Why Drake’s “Toosie Slide” Might Not Take Over TikTok as Fast as You Thought

Rap’s biggest star made a push for TikTok virality. Here's why it might not work as well as everyone thought it would.

Image via Getty/Andrew Benge

“TikTok is a chaos app.”

That’s Ka5sh. He’s an L.A.-based rapper and artist who has, in his words, “done everything that you could possibly do with memes,” from art exhibits to marketing campaigns to TV appearances. As someone who is constantly online, he was instantly aware of Drake’s “Toosie Slide,” a song and video seemingly made for the kind of viral clips that are Ka5sh’s stock in trade. The lyrics spell out, and the video demonstrates, how to do the dance (“It goes right foot up, left foot slide/Left foot up, right foot slide.”) The track is named after, and the titular dance created by, a young dancer from Atlanta who has countless viral videos to his name. 

Seems perfect, right? Arguably the biggest star in all of music made a TikTok-ready anthem. What could go wrong? 

Despite the fact that it might well still take off (more on that later), “Toosie Slide” was not a smashing out-of-the-gate success. As of Tuesday, April 7, the song has not cracked the app’s “trending” page. It has about 94,000 videos on TikTok—one-seventh of the amount generated by Lil Keed’s “Snake,” and less than one percent of the number of videos for Megan Thee Stallion’s “Savage.” And Ka5sh is pretty sure he knows why.

“If you’re making a song purposely for a TikTok dance to go off, it's not going to work. These kids are thinking way more steps ahead than how they're going to turn your song into content.” - Ka5sh

TikTok’s algorithm is set up in such a way that people can become stars almost overnight. (That’s the “chaos” Ka5sh is referring to.) And in a community like that, fame—even superstar-level fame—may be less important than producing great videos.

“The kids have learned how to take sounds and songs and then turn them into punchlines in ways that Vine could never do,” Ka5sh tells Complex over the phone from his Echo Park home. So Drake’s “really basic” song, to his mind, wasn’t the move to reach an audience who is already skeptical of being sold to. 

“If you’re making a song purposely for a TikTok dance to go off, it's not going to work,” he says, comparing “Toosie Slide” to Tyga’s “Bored in the House,” another play for TikTok virality that remixed an already-popular video. “These kids are thinking way more steps ahead than how they're going to turn your song into content.”

In addition, Ka5sh says, Drake didn’t approach the right influencers on the platform to share the dance. 

“It’s about picking the right people who are a part of a community where people actually follow them and would copy them,” he explains. “Because a lot of TikTok is also about copying what the popular trend is.”

That lack of engagement inside of the TikTok community (as of this writing, Drake was not on the platform) may have been one factor contributing to the song’s less-than-stellar start. Another, according to experts, was the rollout.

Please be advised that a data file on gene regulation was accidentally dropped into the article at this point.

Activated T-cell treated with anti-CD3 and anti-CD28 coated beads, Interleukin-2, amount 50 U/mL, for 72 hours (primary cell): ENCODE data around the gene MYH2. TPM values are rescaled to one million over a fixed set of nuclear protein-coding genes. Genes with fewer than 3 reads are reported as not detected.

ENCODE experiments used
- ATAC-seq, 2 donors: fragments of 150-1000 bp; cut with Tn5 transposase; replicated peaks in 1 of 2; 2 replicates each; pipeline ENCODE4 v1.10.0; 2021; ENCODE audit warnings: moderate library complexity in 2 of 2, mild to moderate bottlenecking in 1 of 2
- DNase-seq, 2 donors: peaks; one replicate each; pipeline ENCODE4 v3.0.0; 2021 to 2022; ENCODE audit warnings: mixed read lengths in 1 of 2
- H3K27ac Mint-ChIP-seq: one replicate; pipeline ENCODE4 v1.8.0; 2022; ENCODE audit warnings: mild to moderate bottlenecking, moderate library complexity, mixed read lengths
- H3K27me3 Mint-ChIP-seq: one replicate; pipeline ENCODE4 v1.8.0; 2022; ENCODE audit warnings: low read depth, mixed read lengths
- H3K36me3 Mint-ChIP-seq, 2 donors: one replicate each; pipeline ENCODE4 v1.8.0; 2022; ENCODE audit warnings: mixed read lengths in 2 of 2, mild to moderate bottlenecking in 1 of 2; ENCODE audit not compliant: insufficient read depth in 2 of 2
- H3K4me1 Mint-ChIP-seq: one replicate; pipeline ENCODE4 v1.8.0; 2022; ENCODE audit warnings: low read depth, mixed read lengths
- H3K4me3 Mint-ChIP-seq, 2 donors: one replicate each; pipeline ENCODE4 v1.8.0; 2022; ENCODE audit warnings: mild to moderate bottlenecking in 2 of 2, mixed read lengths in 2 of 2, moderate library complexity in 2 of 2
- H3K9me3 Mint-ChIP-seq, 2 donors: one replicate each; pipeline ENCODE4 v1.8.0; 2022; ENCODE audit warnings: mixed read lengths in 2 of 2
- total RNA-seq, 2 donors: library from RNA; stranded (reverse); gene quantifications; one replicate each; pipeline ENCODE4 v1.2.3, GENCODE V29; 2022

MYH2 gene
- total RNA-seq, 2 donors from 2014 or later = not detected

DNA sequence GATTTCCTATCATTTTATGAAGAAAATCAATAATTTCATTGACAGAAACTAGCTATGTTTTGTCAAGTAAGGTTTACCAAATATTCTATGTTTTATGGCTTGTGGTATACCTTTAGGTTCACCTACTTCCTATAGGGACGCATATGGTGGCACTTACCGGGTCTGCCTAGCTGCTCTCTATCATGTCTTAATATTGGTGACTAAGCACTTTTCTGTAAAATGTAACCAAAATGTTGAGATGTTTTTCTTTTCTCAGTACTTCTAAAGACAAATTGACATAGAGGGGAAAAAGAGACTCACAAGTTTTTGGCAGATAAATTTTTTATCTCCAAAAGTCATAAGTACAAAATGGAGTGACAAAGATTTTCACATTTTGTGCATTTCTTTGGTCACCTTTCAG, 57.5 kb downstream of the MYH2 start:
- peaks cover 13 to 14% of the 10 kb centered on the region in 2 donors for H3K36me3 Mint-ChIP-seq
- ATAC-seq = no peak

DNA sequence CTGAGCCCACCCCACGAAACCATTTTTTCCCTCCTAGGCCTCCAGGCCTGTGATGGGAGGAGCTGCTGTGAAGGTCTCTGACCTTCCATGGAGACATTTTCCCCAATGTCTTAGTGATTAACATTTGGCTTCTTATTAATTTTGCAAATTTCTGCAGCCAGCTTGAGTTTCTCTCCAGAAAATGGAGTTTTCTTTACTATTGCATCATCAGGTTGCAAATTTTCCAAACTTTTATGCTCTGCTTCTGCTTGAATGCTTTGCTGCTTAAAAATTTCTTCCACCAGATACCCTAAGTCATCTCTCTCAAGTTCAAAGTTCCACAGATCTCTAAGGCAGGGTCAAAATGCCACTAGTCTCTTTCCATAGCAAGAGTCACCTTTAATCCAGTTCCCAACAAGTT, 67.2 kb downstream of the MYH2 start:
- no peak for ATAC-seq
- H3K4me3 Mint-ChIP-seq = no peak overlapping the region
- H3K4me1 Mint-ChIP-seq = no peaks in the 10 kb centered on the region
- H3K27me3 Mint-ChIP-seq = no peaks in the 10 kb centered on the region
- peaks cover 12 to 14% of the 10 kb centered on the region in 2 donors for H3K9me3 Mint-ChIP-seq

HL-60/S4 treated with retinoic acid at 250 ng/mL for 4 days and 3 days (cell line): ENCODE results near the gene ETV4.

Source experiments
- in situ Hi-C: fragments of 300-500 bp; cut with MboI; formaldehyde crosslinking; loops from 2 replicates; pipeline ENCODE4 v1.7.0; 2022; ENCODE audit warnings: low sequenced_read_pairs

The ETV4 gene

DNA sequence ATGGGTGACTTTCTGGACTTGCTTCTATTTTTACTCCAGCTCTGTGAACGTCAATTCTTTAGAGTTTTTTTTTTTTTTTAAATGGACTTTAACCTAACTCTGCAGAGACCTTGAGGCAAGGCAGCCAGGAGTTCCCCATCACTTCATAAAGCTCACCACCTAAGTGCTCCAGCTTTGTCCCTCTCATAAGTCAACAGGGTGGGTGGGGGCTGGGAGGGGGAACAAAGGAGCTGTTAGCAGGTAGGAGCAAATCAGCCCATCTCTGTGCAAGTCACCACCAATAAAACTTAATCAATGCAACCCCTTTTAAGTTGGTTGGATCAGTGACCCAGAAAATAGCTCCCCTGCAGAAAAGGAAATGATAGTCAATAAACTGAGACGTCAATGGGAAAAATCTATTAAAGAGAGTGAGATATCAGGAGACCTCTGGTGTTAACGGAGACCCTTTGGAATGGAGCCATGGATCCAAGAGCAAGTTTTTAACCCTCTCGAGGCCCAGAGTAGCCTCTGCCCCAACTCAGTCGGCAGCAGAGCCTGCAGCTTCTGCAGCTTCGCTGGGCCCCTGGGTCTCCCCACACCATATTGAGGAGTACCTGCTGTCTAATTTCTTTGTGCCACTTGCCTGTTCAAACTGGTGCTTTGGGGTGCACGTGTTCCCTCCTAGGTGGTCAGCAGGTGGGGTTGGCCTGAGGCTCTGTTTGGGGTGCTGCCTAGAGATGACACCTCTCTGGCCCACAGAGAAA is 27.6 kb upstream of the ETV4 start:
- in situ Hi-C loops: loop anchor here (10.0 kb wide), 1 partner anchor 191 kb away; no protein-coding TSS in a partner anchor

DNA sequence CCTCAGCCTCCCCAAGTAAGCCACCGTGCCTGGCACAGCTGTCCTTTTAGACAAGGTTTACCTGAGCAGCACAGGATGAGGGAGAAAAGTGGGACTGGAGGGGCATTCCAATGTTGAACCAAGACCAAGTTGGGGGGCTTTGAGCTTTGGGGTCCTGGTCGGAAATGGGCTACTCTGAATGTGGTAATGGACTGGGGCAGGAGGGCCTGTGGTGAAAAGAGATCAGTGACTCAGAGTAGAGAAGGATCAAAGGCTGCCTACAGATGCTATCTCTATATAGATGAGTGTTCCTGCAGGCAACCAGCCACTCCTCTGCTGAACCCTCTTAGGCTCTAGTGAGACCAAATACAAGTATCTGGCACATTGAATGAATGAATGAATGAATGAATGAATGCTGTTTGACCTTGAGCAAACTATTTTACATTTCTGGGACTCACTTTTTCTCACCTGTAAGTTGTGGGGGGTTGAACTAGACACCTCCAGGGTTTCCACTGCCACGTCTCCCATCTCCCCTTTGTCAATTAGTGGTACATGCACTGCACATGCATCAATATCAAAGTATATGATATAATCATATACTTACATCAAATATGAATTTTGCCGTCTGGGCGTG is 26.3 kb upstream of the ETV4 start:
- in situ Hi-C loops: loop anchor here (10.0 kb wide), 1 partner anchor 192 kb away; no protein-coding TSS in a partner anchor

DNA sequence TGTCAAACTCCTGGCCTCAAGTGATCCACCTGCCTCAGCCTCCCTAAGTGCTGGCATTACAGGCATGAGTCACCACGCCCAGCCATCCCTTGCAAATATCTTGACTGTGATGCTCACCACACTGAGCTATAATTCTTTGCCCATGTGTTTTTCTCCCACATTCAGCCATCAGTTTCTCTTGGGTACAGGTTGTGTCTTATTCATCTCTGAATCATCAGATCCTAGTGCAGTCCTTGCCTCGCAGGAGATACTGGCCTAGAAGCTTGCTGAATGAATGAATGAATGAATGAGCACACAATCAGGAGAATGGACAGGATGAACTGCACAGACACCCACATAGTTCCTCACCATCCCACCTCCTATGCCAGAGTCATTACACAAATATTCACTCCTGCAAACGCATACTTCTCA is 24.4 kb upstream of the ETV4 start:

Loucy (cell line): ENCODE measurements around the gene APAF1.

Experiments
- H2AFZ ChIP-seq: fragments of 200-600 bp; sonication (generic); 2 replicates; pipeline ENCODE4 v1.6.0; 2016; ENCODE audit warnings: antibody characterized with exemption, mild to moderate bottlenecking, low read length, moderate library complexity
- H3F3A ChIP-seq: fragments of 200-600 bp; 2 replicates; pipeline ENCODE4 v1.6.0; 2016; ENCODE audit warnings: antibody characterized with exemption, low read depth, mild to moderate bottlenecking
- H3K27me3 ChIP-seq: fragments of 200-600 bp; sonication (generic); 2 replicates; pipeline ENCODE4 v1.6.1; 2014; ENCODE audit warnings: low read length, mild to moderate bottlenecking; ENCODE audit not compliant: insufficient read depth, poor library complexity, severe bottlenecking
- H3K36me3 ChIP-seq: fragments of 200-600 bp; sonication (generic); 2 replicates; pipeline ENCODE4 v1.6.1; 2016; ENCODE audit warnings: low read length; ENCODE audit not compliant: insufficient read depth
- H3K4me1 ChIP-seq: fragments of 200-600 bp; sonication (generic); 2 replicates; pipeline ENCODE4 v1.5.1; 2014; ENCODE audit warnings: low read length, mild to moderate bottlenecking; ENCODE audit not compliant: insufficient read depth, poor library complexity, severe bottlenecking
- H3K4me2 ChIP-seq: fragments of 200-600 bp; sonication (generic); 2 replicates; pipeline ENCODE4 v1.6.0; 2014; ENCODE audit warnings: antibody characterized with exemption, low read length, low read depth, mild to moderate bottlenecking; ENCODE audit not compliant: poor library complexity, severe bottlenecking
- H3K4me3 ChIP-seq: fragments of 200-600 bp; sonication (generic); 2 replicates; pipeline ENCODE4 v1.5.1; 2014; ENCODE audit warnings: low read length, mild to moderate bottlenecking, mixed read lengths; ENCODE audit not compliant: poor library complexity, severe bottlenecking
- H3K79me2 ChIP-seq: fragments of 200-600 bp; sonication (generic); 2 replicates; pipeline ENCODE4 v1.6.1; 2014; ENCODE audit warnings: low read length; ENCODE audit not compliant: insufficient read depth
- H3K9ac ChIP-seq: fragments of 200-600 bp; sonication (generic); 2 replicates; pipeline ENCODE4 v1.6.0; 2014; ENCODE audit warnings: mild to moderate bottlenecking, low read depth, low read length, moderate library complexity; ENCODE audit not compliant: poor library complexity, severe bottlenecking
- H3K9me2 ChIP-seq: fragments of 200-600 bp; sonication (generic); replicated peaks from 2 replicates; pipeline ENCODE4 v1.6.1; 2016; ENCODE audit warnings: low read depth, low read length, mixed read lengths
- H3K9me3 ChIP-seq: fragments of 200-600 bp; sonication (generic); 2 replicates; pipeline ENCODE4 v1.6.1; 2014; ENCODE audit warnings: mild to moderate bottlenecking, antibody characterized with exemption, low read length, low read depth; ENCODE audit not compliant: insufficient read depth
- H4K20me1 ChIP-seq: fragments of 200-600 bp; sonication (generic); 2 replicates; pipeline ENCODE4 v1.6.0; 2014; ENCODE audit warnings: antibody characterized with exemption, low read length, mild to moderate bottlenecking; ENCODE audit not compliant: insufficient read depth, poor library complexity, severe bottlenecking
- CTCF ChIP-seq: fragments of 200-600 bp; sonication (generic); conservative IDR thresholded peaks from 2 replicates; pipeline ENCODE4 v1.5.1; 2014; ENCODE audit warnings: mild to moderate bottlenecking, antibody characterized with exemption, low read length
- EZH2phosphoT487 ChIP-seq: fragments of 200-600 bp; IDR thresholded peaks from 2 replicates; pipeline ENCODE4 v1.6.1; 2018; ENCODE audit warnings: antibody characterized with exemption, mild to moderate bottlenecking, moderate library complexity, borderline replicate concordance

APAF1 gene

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Devain Doolaramani is a college senior who runs The Fuel Injector, an ad agency that connects viral stars with brands and record labels. Most recently, his company has “amplified,” as he puts it, Roddy Ricch’s “The Box” and The Weeknd’s “Blinding Lights.” 

Doolaramani has overseen countless campaigns for songs. So he was a little surprised when the first teaser for “Toosie Slide” dropped on March 29, just days before the song came out. 

“I feel like it was a last-minute release,” he says. “I don't think there's a lot of room for hype to be built up.”

Ka5sh agrees. He thinks that the fact that videos about the song from big accounts popped up immediately was a turnoff. 

“I saw a post of these two dudes making a skit about the song maybe two hours after the song was out and I already know that it was pre-made,” he remembers. “They should've spread it out a little bit, in my opinion. Let it gestate, so it seemed natural. But it just felt phony.”

Rapper Rontae Don’t Play, who has over 13 million TikTok videos set to a medley of his songs “I’m Single and I’m Lit” and “She Belong to the Streets,” is more forgiving. To him, Drake’s penchant for hopping on trends is what keeps him “the greatest.” 

“He knows how to take over everything that's taught to him,” the rapper explains. “When he sees something new, he gets on it ASAP.” 

Outside of the world of TikTok, Drake’s latest gambit seems to have worked. “Toosie Slide” is getting over 6 million streams a day on Spotify, hitting number 2 on their Spotify Global chart. Rontae Don’t Play and Doolaramani both think that with time, and with the right influencers jumping on board (Rontae specifically suggests Charli D’Amelio), “Toosie Slide” could still succeed. And Drake’s team is trying. On Tuesday, a PR email blast went out offering “Toosie Slide”-themed Zoom backgrounds put out by Pandora “to celebrate Drake’s newest single.”

But for Ka5sh, Zoom backgrounds or no, it’s a case of wrong single, wrong time. With a worldwide pandemic and historic levels of unemployment, as well as anattendantbacklash against privileged celebrities, there’s not a huge public appetite for a video showing Drizzy dancing alone in a mansion.

“Everyone's looking at this rich man in his house,” Ka5sh continues. “We realized, ‘Aw man, we're not sure if we're going to be able to eat next week and he's making a stupid dance song. We can't dance to this. There's no dancing right now.’ This is a sad time. Listening to that and then seeing the music video for it just did not sit well with me as a human.”

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